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Philatelic display.

ON THURSDAY, January 25, Mr Brian Jones travelled all the way from Solihull to present his display of "An evening of King George VI", to members of the Loughborough & District Philatelic Society.

He explained that his presentation would be an A to Z of covers only, and these would be First Day of Issue covers, each one with the appropriate stamps of the issue day affixed.

Also, a large number would be registered mail, plus censored mail. The first sheet showed a memorial postcard with King George VI in a Military uniform, used in Fiji, following his death on 6th February 1952.

Then followed sheets of covers showed GB stamps overprinted 'Tangier', including the Silver Wedding issue. 'Morocco Agencies' overprints were also shown. Then a registered cover with the Coronation issue from Newport dated 13/05/37 that also carried a cachet "Atlantic Coast Air Services", Barnstable to Lundy 14/05/37. These were followed by some WWII Censor mail that included a Reg. cover Grimsby to Barbados. An unusual censor mark used in an Occupied Italian Colony.# Brian then moved onto his alphabetical display. Aden with asset of original overprints of new values; Antiqua, carrying the high values; Ascension; Maritime Mail with a cover carried onboard the "Dunbar Castle"; Australia, celebrating the 150th anniversary of the Founding of New South Wales; A group of covers from the Bahamas that included mail carried on the "SS Monago", Country Post Offices, a green censor mark and a "Sea Floor P. O" posted in a Bell Chamber on the sea floor! Plus, a set commemorating the Landing of Columbus 1492.

This was followed by Barbados that has 10 Districts named after various local churches on the island. Barbuda came next using Antique and Leeward Island stamps.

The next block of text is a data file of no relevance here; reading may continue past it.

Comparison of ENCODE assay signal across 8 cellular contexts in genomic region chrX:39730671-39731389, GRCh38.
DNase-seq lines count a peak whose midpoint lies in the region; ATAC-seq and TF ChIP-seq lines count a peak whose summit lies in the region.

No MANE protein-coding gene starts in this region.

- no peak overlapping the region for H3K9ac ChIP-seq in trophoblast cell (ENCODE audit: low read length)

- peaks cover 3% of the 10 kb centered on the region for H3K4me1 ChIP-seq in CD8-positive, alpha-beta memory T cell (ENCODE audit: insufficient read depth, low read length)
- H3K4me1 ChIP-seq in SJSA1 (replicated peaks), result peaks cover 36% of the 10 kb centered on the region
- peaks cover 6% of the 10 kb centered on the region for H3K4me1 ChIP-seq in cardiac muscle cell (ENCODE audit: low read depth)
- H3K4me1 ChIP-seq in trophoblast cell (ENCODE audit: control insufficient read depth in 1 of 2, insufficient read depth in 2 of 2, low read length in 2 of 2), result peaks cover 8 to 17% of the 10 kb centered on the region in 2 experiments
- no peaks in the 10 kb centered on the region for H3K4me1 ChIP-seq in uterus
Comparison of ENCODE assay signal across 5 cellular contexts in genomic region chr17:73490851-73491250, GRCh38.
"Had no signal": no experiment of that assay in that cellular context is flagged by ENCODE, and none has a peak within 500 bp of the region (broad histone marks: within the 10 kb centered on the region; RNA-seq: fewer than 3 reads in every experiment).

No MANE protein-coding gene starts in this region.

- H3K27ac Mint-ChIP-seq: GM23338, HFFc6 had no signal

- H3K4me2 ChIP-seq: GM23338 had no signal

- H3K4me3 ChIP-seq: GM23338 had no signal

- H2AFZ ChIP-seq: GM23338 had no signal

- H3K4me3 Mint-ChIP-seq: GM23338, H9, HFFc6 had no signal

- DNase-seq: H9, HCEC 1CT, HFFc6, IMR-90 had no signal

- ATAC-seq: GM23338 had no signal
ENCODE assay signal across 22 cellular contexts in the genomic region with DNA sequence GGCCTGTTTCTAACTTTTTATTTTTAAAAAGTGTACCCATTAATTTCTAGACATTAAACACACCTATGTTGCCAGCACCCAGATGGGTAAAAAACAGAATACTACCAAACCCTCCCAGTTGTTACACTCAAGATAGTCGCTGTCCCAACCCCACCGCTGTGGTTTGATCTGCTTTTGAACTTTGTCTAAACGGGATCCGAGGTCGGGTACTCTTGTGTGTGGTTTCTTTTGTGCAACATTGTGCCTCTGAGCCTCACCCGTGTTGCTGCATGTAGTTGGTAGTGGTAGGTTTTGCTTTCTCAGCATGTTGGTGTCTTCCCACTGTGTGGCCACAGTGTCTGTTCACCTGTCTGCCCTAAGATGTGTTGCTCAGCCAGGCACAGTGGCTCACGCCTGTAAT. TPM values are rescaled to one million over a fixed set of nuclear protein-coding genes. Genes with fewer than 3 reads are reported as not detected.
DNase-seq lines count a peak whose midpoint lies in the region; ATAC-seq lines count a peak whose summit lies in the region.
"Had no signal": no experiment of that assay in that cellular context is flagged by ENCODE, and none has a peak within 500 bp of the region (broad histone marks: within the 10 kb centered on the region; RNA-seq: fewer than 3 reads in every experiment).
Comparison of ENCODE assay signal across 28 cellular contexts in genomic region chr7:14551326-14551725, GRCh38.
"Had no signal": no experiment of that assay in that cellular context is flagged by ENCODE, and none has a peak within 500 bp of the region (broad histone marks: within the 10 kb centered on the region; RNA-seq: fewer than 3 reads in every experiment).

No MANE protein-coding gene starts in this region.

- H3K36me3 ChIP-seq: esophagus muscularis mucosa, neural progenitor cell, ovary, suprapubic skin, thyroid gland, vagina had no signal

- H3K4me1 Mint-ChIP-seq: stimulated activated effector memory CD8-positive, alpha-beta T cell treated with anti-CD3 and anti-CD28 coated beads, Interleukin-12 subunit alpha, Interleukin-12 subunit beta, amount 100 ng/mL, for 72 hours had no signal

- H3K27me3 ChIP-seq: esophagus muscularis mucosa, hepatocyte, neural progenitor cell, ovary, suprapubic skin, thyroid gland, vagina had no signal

After the Censor marks of Bermuda came the British Soloman Islands with the famous "Lunga" forgery. (the stamps being authentic, but the Censor mark and the post mark being forged.

British Honduras, showed half-a dozen covers from local villages, (one named "Double Head Cabbage"); Canada, with the Royal Visit 1`5th May 1939, the cover with a cachet "Royal Train P.O Canada. Reg No 53". Cayman Islands with the full set of 1935 definitives as were those of Ceylon (1939), plus the first UPU issue.

The Cook Islands, Cyprus and Dominica were represented. The Falkland Island had the Silver Wedding, overprint on the first Map issue (1944) together with the Dependency issue. Gambia carried TPO stamps. The mode of travel being on the river Gambia. Gilbert & Ellis Island with three very small island covers from Gardner, Sydney and Hull.

Then came Gold Coast and Grenada. Jamaica 1949 had a number of covers with a variety of village cancellations. Most of them being rare or very rare. Kenya, Uganda and Tanganyika, Leeward Islands, Malta and Mauritius covers were in evidence.

New Zealand had covers, one of which carried overprinted 'Official' stamps of 2nd January 1940. (most unusual and rare). Nevis; used Leeward Island stamps. North Borneo and Northern Rhodesia, came next. Papua; celebrating the 50th anniversary (1938).

Then came a group that included the Pitcairn, St. Helena, St. Kitts (two high values), St. Lucia (change of currency), St. Vincent (colour combination). Sarawak, Seychelles (a selection of values shown). Sierra Leone, Singapore, Southern Rhodesia that included two unusual postmarks - "Plumb Tree" and "Fig Tree". South Africa, South West Africa (War effort stamps). Tonga, Tin-can Island, (where local swimmers were used to carry the mail from shore to ship and visa-versa, in tin cans!). Trinidad, Trist da Cuna, Turks and Caicos Islands and Western Samoa, a 1950 set commemorating the death of Robert Louis Stevenson (who died on the island). Virgin Islands with two high value stamps. Finally, Zanzibar, with a UPU issue and a set of four First Day Covers for the same issue. Two dated 10th October and two 13th October.

Brian Phipps said it all, when he gave the vote-of-thanks on behalf of the members present.

He said, we been entertained, but educated as well, with one of possibly the finest displays of First Day Covers we had seen. All legitimately used.

Some wonderful postmarks, cachets, censor marks and registration labels were seen with some rare and very rare covers on display.

The next meeting will be on Thursday, February 8, when Bill Whitaker of Ratcliffe-on-Trent, will present Australian stamps and Postal History.
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Publication:Loughborough Echo (Loughborough, England)
Date:Jan 31, 2018
Words:728
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